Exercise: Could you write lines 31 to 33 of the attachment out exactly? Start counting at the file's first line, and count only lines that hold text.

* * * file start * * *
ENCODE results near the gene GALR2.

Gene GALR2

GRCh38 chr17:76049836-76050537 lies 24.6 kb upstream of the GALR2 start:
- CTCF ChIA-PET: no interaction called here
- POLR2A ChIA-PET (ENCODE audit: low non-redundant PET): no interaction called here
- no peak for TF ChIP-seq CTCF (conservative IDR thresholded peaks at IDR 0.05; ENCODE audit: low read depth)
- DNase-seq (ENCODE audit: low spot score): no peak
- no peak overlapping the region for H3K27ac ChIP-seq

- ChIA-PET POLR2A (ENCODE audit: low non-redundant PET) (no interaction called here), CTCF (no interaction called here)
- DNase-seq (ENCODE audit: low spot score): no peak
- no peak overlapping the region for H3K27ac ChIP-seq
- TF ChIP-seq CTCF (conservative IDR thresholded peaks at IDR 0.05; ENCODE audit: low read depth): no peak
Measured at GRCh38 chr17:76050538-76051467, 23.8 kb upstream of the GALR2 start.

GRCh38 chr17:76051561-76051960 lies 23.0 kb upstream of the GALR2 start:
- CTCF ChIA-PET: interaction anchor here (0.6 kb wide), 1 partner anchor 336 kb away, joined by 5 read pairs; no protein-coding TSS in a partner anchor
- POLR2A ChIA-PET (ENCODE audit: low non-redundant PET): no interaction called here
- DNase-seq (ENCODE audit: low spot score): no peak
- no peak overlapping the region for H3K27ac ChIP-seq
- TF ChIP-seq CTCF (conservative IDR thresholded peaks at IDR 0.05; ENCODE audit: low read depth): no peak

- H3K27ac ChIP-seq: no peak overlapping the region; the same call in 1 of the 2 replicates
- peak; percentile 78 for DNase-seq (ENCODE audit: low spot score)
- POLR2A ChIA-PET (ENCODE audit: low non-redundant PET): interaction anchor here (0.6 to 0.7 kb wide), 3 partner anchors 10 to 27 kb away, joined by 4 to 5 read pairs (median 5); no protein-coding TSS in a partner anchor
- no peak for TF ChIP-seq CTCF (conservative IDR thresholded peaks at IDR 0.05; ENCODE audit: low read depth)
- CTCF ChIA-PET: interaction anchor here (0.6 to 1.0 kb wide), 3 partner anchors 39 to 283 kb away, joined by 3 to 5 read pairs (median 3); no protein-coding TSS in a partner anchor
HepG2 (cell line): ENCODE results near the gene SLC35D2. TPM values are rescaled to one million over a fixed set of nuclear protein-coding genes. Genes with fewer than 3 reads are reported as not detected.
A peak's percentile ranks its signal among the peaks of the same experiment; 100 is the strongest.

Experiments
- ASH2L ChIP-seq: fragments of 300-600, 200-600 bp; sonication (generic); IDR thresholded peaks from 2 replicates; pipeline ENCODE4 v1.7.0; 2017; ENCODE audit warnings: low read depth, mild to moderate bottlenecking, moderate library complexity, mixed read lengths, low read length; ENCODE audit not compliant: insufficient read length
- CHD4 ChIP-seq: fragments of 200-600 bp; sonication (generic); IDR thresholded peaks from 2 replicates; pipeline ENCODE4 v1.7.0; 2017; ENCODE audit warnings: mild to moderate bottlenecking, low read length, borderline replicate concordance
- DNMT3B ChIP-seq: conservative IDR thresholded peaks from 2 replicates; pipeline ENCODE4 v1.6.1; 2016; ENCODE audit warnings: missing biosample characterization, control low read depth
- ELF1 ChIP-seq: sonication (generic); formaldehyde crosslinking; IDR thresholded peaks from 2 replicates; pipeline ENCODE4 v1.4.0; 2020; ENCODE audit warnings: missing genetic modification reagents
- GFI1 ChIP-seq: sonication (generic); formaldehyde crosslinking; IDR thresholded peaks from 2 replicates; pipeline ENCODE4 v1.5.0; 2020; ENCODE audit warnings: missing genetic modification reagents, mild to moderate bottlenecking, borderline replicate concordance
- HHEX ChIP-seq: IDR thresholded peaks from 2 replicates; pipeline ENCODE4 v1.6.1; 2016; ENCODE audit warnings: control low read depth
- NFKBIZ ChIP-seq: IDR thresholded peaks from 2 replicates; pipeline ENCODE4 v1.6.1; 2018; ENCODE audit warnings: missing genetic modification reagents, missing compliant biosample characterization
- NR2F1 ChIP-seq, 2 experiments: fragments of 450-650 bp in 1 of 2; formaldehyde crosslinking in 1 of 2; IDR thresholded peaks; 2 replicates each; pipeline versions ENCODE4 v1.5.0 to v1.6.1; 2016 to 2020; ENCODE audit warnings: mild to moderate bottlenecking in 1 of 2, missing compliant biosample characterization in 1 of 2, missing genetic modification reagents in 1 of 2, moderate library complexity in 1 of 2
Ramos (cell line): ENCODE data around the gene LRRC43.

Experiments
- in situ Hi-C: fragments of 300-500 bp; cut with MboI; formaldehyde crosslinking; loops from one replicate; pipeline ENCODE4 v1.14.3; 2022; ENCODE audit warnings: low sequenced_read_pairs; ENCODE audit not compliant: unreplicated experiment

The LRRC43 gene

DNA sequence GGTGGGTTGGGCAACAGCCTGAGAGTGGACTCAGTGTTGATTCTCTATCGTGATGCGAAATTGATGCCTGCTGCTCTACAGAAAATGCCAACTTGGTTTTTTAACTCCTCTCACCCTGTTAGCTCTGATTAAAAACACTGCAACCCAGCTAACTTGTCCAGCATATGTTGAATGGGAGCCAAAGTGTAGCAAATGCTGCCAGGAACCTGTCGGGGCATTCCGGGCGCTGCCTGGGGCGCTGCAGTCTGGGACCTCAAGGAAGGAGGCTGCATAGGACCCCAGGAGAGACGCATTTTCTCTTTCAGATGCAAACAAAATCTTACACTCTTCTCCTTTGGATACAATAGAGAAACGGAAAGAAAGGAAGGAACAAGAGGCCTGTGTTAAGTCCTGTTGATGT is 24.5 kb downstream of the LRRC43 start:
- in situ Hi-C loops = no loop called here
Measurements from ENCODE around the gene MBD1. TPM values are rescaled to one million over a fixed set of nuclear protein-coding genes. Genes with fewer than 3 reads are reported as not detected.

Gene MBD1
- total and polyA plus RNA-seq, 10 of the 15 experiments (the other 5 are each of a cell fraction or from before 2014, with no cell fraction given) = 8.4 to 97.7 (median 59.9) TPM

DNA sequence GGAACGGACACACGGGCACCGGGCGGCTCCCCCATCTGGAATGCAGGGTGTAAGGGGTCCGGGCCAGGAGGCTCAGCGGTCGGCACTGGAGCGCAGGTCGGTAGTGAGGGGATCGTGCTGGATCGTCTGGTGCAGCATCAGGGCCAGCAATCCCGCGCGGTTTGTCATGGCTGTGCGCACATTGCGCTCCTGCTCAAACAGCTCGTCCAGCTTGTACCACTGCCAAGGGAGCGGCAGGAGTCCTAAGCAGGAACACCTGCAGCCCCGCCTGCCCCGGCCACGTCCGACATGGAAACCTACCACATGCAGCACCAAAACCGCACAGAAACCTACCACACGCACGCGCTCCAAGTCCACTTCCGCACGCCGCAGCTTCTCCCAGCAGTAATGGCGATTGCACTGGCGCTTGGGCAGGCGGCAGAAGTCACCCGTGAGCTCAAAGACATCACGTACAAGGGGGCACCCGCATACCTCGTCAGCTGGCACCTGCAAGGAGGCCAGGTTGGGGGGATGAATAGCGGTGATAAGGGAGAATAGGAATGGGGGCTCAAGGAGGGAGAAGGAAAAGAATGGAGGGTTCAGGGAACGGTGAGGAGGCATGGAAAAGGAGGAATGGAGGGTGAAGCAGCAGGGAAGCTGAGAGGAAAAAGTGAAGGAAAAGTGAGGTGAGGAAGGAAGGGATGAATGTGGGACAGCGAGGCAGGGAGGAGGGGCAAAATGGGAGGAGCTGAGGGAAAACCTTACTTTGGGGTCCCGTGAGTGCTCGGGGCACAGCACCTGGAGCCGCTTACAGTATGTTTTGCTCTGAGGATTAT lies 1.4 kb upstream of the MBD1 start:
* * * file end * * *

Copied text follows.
- ELF1 ChIP-seq: sonication (generic); formaldehyde crosslinking; IDR thresholded peaks from 2 replicates; pipeline ENCODE4 v1.4.0; 2020; ENCODE audit warnings: missing genetic modification reagents
- GFI1 ChIP-seq: sonication (generic); formaldehyde crosslinking; IDR thresholded peaks from 2 replicates; pipeline ENCODE4 v1.5.0; 2020; ENCODE audit warnings: missing genetic modification reagents, mild to moderate bottlenecking, borderline replicate concordance
- HHEX ChIP-seq: IDR thresholded peaks from 2 replicates; pipeline ENCODE4 v1.6.1; 2016; ENCODE audit warnings: control low read depth